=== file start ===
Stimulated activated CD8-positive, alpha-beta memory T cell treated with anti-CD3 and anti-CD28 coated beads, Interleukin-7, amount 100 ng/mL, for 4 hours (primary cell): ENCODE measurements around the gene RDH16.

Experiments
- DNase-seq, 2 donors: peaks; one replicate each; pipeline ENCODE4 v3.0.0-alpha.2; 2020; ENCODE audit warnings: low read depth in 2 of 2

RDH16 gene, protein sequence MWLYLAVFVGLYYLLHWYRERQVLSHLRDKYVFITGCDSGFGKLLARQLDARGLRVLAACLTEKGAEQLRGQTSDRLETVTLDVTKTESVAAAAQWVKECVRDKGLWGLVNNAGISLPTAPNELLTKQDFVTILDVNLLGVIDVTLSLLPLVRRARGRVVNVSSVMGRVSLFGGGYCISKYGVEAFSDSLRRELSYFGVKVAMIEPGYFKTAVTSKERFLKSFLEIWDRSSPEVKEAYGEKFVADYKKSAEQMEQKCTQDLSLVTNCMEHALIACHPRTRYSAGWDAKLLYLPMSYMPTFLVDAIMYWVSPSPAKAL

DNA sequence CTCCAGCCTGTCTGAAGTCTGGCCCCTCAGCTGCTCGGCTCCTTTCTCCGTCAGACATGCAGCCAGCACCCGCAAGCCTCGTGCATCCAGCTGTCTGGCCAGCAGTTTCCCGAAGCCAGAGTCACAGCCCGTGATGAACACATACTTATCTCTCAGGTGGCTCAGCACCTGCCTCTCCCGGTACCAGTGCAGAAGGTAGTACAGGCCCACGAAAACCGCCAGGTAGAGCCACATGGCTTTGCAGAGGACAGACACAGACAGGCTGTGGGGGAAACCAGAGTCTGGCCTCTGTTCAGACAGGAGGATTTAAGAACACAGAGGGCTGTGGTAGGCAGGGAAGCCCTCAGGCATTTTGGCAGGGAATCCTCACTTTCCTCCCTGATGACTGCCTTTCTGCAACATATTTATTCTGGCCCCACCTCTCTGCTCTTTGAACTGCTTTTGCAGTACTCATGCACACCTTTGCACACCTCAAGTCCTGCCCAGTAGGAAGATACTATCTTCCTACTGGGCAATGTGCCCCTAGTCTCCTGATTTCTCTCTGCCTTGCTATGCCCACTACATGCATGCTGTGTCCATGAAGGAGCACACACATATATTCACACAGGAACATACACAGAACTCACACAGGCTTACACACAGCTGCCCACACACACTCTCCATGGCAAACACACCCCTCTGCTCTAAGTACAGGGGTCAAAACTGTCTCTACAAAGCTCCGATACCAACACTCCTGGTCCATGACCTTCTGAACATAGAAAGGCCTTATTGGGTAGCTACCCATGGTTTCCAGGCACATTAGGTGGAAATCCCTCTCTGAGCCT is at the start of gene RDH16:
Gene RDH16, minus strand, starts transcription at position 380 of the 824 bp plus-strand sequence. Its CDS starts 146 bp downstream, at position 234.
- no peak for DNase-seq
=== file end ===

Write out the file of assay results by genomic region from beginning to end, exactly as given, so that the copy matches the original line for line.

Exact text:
Stimulated activated CD8-positive, alpha-beta memory T cell treated with anti-CD3 and anti-CD28 coated beads, Interleukin-7, amount 100 ng/mL, for 4 hours (primary cell): ENCODE measurements around the gene RDH16.

Experiments
- DNase-seq, 2 donors: peaks; one replicate each; pipeline ENCODE4 v3.0.0-alpha.2; 2020; ENCODE audit warnings: low read depth in 2 of 2

RDH16 gene, protein sequence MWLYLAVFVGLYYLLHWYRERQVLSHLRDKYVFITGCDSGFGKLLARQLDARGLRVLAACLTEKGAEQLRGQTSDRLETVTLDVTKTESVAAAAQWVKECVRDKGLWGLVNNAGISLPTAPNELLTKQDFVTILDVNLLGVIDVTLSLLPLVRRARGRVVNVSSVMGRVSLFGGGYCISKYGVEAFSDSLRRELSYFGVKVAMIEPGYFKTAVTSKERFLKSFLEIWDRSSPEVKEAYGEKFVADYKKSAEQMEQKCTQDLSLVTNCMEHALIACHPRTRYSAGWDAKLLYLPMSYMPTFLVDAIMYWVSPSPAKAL

DNA sequence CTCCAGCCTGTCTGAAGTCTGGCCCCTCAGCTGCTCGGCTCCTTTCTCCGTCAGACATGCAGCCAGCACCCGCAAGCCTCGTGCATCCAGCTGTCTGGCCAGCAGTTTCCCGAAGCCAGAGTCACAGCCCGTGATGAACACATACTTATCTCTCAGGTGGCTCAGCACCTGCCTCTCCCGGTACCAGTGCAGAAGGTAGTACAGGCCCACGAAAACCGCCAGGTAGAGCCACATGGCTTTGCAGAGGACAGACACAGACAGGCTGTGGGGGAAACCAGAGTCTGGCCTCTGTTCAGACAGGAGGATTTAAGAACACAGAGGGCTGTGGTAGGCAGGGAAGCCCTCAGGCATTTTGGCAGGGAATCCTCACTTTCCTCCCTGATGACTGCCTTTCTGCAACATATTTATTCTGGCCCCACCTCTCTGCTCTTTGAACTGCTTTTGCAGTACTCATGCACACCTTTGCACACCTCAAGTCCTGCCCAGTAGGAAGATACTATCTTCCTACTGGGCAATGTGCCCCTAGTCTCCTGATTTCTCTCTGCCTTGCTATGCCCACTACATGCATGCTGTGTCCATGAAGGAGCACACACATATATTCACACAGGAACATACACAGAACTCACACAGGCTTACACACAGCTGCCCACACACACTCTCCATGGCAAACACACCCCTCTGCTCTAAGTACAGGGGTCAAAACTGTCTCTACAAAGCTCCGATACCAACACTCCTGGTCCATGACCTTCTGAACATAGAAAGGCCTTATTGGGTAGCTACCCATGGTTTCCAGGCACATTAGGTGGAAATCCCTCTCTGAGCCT is at the start of gene RDH16:
Gene RDH16, minus strand, starts transcription at position 380 of the 824 bp plus-strand sequence. Its CDS starts 146 bp downstream, at position 234.
- no peak for DNase-seq